Andrés Klein, Ph.D.

Title
Postdoctoral Fellow
Department
Department of Biological Chemistry
Institution
Weizmann Institute of Science
Address
Ullmann Building, room 13
City, Zip
Rehovot, 76100
Country
Israel
Phone
(972) 052-7959545
E-mail
adklein[at]weizmann.ac.il
Research Field
Developmental Biology
Award Year
2009
Country Of Origin
Chile
Mentor Name
Matthew P. Scott, Ph.D.

Research

NPC brains undergo a massive loss of neurons, astrogliosis, and progressive loss of myelin, but the contribution of each brain cell type to the pathology is not known. I am addressing this question by restoring a tagged-Npc1 protein to different neurons, astrocytes, and oligodendrocytes in the Npc1-/- mouse model background. I am using a technology that allows cell-specific and temporal regulation of Npc1-Tag expression. With these new mice I am delineating the sequence of events of the disease and determine when in the progression of the disease the pathology can be rescued. In the second part of my project I plan to investigate cellular and molecular mechanisms of NPC protein function. Npc1 is a membrane protein found in a subset of endosomes and lysosomes.Niemann-Pick C disease is a lysosomal storage disorder caused by genetic defects in the NPC1 gene. As a result of loss of NPC1 function transport of cellular organelles is perturbed and large quantities of intracellular cholesterol accumulate. These defects lead predominantly to liver and brain degeneration. To determine the relevance of different cell types to the etiology and pathology of the disease, we have engineered mice in which production of a tagged NPC1 protein can be spatially and temporally controlled.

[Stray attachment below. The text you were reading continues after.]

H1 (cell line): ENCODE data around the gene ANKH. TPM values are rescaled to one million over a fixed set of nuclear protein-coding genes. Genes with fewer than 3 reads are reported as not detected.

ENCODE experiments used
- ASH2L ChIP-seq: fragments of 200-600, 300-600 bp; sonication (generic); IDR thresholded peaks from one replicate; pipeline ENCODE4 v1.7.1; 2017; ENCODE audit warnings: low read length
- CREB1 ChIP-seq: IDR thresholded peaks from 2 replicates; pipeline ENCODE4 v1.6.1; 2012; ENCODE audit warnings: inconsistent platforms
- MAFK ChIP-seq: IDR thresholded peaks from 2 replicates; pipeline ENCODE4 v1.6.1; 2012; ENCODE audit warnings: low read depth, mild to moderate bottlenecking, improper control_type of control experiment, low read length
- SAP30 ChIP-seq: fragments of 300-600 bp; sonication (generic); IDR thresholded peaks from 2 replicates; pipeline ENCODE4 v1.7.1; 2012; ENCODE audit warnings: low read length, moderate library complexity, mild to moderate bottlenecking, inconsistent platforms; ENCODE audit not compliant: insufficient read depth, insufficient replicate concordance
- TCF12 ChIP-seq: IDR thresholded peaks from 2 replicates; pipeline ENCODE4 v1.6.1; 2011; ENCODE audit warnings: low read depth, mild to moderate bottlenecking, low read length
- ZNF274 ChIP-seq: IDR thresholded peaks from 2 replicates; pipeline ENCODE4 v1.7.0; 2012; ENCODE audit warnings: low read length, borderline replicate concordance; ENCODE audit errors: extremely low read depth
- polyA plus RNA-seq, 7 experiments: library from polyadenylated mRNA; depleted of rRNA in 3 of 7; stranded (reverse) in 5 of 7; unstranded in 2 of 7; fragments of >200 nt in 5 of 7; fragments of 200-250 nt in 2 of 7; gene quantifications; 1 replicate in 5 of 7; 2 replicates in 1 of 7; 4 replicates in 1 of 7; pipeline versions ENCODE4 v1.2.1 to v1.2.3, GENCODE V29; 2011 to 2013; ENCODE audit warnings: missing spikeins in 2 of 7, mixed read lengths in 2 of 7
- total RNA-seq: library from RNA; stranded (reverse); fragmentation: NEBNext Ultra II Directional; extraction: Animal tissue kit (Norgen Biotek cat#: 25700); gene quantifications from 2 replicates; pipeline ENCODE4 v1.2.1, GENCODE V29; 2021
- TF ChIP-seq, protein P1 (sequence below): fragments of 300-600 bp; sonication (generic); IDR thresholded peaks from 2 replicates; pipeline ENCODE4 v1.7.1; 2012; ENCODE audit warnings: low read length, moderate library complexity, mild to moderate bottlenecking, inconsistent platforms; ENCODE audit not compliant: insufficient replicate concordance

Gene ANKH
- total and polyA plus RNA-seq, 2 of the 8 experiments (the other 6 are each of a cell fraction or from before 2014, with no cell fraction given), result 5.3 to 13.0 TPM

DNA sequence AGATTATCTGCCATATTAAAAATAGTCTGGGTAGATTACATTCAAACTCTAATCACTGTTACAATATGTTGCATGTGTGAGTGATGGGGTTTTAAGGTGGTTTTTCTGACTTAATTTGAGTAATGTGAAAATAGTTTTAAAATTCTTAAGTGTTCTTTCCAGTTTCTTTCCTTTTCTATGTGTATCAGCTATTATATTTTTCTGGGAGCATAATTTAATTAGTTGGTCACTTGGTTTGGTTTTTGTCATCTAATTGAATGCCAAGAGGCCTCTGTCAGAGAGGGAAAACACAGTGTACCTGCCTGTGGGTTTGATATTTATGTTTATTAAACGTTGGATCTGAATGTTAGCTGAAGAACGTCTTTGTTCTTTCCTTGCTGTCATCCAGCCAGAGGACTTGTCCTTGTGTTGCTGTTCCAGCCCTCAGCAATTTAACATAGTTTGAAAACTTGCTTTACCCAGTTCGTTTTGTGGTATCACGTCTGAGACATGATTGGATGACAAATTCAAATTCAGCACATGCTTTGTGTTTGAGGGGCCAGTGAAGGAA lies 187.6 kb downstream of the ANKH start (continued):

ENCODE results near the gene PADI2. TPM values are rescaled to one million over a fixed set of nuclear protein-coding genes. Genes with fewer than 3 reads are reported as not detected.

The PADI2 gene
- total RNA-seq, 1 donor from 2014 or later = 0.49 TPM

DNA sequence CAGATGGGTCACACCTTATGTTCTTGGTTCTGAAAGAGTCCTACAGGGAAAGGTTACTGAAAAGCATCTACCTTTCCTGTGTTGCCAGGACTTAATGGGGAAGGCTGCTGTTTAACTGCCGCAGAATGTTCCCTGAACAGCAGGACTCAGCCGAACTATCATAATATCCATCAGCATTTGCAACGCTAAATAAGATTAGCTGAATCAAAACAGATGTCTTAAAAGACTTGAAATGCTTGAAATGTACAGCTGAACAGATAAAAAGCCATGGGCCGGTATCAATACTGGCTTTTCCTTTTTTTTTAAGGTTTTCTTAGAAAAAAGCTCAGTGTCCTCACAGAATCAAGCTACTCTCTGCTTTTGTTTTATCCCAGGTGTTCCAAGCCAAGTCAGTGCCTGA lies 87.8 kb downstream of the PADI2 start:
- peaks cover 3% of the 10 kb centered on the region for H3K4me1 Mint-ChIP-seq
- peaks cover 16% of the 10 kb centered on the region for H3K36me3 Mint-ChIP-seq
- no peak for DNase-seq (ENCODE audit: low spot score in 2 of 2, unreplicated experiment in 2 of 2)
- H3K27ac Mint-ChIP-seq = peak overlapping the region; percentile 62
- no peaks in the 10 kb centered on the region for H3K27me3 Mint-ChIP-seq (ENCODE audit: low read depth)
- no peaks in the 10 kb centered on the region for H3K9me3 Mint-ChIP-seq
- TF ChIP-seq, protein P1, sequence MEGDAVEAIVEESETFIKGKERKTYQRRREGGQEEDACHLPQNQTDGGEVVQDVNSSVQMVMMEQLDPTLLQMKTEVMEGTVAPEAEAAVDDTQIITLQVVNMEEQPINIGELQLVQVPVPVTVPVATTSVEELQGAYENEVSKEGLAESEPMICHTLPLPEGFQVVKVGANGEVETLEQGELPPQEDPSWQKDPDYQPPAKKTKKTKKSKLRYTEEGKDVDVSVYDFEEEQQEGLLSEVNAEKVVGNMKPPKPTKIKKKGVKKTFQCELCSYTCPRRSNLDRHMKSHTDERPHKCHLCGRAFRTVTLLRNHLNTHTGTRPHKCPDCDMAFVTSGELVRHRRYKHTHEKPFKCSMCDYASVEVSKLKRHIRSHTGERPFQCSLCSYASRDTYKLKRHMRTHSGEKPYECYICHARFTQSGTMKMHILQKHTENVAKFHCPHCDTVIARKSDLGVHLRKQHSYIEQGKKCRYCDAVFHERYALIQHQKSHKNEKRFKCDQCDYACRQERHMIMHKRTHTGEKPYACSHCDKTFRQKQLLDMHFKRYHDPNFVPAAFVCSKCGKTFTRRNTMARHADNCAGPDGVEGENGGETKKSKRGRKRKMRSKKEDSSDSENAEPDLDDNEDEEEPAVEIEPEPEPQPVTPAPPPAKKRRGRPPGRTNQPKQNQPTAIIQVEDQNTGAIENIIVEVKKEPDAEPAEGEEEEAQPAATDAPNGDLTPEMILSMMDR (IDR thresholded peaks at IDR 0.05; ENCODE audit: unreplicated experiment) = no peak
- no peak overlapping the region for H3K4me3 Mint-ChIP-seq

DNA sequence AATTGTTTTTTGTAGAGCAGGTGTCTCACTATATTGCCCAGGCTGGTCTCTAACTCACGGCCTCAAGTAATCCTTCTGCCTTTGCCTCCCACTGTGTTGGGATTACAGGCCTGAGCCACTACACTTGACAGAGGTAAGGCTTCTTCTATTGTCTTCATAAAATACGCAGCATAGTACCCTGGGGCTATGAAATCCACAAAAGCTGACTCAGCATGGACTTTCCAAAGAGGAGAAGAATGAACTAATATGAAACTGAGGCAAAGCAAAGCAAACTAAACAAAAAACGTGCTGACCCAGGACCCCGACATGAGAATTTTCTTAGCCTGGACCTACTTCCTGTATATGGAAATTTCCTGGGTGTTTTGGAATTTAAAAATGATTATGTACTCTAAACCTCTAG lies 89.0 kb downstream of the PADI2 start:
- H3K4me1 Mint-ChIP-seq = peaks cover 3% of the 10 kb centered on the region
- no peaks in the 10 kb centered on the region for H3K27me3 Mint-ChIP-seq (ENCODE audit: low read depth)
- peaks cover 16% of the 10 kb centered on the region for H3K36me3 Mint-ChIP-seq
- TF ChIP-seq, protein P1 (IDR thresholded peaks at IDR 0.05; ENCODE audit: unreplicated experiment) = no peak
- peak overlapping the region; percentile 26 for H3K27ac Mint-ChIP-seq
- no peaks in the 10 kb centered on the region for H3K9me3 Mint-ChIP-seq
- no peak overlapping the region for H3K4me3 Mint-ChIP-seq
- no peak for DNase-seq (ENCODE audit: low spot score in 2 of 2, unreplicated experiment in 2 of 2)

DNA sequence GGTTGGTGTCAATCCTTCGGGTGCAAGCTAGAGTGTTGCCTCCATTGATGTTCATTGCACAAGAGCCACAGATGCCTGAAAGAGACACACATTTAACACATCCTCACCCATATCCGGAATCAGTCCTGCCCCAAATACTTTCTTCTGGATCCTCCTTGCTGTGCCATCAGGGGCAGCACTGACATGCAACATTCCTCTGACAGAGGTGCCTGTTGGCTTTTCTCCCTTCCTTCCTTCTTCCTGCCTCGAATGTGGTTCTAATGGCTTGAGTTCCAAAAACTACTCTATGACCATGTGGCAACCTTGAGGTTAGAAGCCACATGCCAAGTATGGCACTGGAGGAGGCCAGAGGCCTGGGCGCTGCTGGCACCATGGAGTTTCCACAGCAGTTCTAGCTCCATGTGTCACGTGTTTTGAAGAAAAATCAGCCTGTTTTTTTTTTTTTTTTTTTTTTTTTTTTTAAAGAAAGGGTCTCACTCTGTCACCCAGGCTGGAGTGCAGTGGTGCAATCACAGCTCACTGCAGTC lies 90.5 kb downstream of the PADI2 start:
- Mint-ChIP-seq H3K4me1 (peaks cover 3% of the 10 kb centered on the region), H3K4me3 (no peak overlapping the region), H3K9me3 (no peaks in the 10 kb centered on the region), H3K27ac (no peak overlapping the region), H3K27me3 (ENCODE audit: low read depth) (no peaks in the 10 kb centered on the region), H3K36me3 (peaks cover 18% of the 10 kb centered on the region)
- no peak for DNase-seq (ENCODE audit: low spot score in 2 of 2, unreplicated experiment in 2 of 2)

Currently, I’m doing a second postdoc, now at the Weizmann Institute of Science, in Israel. I’m still working on Lysosomal Storage Disorders, but from a diferent prospective. I’m looking for modifiers genes of disease progression. I have a strong interest in identifying genetic factors that modify Gaucher disease (GD) progression. GD is caused by the defective activity of lysosomal acid-alpha-glucosidase (glucocerebrosidase, GBA), resulting in accumulation of the glycosphingolipid, glucosylceramide (GlcCer). The disease can be divided into 3 major subtypes: type 1 present hepatospleenomegaly, types 2 and 3 result in severe neurological disorders in patients. For most part of GD patient’s a defined correlation between genotype and phenotype does not exist. Indeed, the same mutation leads to complete different clinical manifestations, indicating that there are “modifiers of disease progression”. Little is known about the down-stream biochemical changes that occur upon GlcCer accumulation that result in cell and tissue dysfunction in different types of GD. I plan to identify the genetic and biochemical factors that regulate the severity of disease progression, in order to design personalized therapies, customized for each patient.